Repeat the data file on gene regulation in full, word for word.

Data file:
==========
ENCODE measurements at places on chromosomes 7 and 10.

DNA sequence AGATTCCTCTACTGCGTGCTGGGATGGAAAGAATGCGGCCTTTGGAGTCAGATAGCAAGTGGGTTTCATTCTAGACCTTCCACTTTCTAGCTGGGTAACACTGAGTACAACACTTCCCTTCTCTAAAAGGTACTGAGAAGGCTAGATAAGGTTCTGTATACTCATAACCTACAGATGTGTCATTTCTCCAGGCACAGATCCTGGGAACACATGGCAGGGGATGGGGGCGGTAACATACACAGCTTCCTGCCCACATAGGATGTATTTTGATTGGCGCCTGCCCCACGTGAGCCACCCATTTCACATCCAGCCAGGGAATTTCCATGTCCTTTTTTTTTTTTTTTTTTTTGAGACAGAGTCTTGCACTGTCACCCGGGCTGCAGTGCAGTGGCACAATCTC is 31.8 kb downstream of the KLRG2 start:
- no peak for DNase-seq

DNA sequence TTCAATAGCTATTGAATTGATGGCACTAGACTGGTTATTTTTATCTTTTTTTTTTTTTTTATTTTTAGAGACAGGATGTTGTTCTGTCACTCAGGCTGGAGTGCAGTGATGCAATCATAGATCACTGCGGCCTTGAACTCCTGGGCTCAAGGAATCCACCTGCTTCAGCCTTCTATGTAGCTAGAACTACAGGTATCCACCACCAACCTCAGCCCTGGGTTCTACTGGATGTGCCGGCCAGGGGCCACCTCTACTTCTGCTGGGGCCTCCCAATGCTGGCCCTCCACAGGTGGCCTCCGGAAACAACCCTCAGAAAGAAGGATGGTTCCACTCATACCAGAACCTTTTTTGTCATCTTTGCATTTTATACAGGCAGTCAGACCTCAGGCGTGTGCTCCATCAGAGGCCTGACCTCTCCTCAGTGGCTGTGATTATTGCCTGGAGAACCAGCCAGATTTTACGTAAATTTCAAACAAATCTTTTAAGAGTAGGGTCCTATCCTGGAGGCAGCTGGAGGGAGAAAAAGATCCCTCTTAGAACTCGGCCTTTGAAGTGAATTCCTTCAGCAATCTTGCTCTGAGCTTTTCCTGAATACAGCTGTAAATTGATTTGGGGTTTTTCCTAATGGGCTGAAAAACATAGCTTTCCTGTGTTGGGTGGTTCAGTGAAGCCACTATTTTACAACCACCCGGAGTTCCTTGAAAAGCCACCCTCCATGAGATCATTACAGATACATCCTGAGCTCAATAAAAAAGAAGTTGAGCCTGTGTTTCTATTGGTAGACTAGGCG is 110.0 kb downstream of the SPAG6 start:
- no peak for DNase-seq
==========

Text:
ENCODE measurements at places on chromosomes 7 and 10.

DNA sequence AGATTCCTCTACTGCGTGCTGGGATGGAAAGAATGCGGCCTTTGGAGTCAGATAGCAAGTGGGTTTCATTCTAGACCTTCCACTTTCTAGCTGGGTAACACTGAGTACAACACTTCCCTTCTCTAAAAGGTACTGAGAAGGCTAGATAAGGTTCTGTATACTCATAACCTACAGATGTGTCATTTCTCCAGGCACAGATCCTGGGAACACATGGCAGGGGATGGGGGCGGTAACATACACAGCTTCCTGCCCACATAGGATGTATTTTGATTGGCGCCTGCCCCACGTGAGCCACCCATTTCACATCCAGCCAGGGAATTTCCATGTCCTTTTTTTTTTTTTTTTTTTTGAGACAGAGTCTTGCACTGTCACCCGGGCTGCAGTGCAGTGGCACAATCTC is 31.8 kb downstream of the KLRG2 start:
- no peak for DNase-seq

DNA sequence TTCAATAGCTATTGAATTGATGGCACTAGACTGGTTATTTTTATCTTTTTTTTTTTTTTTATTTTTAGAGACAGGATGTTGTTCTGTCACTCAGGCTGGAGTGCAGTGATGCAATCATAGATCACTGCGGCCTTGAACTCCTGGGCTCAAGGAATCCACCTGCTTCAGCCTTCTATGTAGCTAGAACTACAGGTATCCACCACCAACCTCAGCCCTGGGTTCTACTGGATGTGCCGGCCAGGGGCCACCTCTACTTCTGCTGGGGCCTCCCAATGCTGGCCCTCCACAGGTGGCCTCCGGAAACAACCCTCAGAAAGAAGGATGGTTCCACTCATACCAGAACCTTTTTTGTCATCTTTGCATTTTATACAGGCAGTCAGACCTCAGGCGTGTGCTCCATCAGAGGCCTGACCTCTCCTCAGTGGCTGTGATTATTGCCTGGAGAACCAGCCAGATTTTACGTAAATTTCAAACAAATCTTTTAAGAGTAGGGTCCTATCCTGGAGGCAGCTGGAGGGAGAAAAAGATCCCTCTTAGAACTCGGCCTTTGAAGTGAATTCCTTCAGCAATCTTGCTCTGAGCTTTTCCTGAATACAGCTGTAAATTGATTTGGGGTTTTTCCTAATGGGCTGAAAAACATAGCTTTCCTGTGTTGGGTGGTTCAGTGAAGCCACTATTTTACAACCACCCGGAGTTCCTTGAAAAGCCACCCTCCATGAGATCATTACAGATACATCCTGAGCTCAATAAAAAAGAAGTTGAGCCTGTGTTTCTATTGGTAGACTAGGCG is 110.0 kb downstream of the SPAG6 start:
- no peak for DNase-seq